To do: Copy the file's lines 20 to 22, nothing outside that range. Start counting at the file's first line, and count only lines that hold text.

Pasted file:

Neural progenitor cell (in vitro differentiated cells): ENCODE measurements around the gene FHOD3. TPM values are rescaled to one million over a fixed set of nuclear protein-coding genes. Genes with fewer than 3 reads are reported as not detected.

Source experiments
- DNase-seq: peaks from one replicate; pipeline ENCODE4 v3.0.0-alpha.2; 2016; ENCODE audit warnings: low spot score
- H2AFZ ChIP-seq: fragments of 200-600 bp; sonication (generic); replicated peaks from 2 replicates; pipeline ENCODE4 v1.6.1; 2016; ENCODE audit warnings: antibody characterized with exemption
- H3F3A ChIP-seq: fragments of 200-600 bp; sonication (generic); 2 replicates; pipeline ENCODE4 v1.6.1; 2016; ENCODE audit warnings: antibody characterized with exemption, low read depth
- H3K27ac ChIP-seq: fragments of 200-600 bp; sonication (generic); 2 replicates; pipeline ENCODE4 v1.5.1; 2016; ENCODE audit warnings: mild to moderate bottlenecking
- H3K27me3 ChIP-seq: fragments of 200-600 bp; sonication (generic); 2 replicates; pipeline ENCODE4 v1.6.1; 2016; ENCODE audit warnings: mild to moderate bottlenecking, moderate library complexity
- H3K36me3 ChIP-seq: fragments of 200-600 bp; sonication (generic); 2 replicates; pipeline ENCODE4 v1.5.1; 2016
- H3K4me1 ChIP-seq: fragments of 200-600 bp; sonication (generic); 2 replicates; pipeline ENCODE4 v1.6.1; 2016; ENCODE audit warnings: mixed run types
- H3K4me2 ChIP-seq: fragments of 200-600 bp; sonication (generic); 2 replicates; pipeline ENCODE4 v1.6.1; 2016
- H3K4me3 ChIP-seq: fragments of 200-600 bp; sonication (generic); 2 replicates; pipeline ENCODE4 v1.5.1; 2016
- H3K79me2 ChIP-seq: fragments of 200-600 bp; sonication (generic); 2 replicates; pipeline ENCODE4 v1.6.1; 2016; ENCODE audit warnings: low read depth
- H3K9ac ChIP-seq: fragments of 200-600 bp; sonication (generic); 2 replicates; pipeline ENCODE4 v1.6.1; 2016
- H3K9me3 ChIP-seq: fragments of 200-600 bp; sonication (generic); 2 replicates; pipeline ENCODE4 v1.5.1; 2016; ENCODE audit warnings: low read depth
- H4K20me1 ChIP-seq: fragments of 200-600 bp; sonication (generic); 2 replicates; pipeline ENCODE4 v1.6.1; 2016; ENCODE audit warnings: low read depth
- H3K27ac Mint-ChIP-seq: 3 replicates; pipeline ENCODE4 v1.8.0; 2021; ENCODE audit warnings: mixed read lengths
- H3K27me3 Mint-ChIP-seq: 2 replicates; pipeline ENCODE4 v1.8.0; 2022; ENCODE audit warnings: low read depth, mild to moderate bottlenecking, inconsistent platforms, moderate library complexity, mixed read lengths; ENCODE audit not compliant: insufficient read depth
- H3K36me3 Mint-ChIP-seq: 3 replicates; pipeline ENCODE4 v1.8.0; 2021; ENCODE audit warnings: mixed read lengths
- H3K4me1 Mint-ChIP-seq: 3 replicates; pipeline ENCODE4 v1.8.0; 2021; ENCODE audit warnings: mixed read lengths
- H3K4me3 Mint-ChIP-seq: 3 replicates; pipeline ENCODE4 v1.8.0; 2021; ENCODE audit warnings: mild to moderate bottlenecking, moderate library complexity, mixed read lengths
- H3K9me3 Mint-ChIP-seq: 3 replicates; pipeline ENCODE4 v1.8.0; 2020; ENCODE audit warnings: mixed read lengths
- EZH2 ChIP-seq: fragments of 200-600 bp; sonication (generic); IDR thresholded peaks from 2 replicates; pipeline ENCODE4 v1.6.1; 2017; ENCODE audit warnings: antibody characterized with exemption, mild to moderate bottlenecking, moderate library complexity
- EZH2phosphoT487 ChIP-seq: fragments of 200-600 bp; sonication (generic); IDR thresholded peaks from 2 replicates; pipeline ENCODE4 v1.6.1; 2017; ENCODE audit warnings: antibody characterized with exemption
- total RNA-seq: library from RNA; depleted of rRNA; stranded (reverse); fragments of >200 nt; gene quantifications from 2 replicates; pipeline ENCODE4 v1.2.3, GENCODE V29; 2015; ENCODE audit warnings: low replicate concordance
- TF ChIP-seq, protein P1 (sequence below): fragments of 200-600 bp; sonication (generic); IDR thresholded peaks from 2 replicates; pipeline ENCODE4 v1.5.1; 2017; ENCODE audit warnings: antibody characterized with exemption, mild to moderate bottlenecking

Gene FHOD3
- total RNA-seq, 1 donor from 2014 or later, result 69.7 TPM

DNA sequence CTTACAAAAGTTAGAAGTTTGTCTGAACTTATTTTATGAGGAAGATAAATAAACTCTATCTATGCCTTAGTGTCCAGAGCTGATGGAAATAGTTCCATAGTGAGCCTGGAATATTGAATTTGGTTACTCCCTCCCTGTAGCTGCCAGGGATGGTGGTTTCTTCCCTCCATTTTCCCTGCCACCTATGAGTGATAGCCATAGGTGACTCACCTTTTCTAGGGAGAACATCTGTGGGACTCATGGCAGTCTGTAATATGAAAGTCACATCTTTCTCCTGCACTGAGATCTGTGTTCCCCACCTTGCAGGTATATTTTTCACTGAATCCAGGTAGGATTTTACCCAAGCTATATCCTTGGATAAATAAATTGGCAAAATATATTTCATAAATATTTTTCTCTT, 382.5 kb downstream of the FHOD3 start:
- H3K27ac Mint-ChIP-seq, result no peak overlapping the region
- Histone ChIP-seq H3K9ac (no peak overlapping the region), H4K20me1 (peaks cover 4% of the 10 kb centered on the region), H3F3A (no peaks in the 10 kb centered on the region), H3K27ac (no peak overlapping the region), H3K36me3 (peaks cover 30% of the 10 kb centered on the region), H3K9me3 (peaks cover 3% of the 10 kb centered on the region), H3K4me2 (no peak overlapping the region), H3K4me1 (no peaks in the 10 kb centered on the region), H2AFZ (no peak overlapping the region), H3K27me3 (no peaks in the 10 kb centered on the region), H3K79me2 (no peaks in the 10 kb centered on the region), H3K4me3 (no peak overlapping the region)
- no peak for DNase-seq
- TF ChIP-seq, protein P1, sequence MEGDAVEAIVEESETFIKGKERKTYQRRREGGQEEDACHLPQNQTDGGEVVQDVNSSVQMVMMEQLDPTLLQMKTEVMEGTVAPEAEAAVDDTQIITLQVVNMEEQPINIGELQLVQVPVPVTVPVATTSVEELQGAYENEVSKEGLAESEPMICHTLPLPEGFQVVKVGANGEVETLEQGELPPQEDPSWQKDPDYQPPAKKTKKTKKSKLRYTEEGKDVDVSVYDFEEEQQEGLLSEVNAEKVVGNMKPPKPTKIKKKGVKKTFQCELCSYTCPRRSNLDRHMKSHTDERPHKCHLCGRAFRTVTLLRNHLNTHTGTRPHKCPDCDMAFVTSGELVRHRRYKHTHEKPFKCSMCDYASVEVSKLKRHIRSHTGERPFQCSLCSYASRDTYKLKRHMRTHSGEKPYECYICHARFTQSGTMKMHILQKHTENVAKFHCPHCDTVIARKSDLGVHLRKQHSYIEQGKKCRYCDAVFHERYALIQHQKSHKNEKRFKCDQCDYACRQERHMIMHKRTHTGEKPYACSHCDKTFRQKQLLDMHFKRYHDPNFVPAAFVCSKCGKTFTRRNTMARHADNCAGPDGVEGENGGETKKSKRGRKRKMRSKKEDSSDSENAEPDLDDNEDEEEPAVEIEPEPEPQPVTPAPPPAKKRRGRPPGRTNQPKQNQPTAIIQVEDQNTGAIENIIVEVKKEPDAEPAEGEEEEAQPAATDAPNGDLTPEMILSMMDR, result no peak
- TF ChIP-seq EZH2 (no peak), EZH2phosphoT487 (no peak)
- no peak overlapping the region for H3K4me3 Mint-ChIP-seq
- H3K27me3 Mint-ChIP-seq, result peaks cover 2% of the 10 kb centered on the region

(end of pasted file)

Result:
- H3K4me3 Mint-ChIP-seq: 3 replicates; pipeline ENCODE4 v1.8.0; 2021; ENCODE audit warnings: mild to moderate bottlenecking, moderate library complexity, mixed read lengths
- H3K9me3 Mint-ChIP-seq: 3 replicates; pipeline ENCODE4 v1.8.0; 2020; ENCODE audit warnings: mixed read lengths
- EZH2 ChIP-seq: fragments of 200-600 bp; sonication (generic); IDR thresholded peaks from 2 replicates; pipeline ENCODE4 v1.6.1; 2017; ENCODE audit warnings: antibody characterized with exemption, mild to moderate bottlenecking, moderate library complexity